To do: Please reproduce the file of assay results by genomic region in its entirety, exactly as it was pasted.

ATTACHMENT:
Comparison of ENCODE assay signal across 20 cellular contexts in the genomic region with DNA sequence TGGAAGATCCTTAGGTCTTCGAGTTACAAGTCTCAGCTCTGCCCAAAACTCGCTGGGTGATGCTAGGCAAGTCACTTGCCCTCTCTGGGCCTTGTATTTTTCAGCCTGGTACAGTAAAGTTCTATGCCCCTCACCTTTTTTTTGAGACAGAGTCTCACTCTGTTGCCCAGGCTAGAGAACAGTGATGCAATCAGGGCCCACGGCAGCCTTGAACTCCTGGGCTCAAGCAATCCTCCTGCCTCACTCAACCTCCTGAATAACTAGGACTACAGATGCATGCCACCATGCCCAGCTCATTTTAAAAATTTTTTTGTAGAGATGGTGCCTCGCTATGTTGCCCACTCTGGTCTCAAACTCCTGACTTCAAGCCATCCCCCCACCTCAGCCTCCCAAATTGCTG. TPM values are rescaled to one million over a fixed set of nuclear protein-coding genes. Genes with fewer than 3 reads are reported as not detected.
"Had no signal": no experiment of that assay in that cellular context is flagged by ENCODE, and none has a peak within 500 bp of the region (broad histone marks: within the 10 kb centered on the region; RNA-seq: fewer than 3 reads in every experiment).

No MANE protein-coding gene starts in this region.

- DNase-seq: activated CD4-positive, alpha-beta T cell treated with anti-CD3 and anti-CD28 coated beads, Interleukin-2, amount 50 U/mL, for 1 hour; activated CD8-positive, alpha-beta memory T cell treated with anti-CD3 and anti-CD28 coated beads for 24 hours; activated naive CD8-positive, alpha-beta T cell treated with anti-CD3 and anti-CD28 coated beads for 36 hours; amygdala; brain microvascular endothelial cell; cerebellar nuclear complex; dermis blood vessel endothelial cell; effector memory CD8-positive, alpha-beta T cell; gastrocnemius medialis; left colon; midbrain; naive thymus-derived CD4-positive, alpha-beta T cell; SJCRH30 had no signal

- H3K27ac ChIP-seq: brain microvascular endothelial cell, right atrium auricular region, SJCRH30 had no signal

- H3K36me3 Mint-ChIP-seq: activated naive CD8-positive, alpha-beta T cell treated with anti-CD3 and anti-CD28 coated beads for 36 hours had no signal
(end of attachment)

Comparison of ENCODE assay signal across 20 cellular contexts in the genomic region with DNA sequence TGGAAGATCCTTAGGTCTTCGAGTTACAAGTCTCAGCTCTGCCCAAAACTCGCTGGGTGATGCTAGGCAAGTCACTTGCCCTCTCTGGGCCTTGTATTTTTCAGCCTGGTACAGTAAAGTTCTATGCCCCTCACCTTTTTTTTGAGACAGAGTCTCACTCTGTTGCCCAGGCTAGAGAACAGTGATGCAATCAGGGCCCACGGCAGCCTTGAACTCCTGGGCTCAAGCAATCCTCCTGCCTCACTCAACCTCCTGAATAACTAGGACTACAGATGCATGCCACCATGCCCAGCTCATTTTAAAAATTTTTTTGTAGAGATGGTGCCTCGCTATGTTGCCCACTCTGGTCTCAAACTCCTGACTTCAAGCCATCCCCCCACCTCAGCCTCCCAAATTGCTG. TPM values are rescaled to one million over a fixed set of nuclear protein-coding genes. Genes with fewer than 3 reads are reported as not detected.
"Had no signal": no experiment of that assay in that cellular context is flagged by ENCODE, and none has a peak within 500 bp of the region (broad histone marks: within the 10 kb centered on the region; RNA-seq: fewer than 3 reads in every experiment).

No MANE protein-coding gene starts in this region.

- DNase-seq: activated CD4-positive, alpha-beta T cell treated with anti-CD3 and anti-CD28 coated beads, Interleukin-2, amount 50 U/mL, for 1 hour; activated CD8-positive, alpha-beta memory T cell treated with anti-CD3 and anti-CD28 coated beads for 24 hours; activated naive CD8-positive, alpha-beta T cell treated with anti-CD3 and anti-CD28 coated beads for 36 hours; amygdala; brain microvascular endothelial cell; cerebellar nuclear complex; dermis blood vessel endothelial cell; effector memory CD8-positive, alpha-beta T cell; gastrocnemius medialis; left colon; midbrain; naive thymus-derived CD4-positive, alpha-beta T cell; SJCRH30 had no signal

- H3K27ac ChIP-seq: brain microvascular endothelial cell, right atrium auricular region, SJCRH30 had no signal

- H3K36me3 Mint-ChIP-seq: activated naive CD8-positive, alpha-beta T cell treated with anti-CD3 and anti-CD28 coated beads for 36 hours had no signal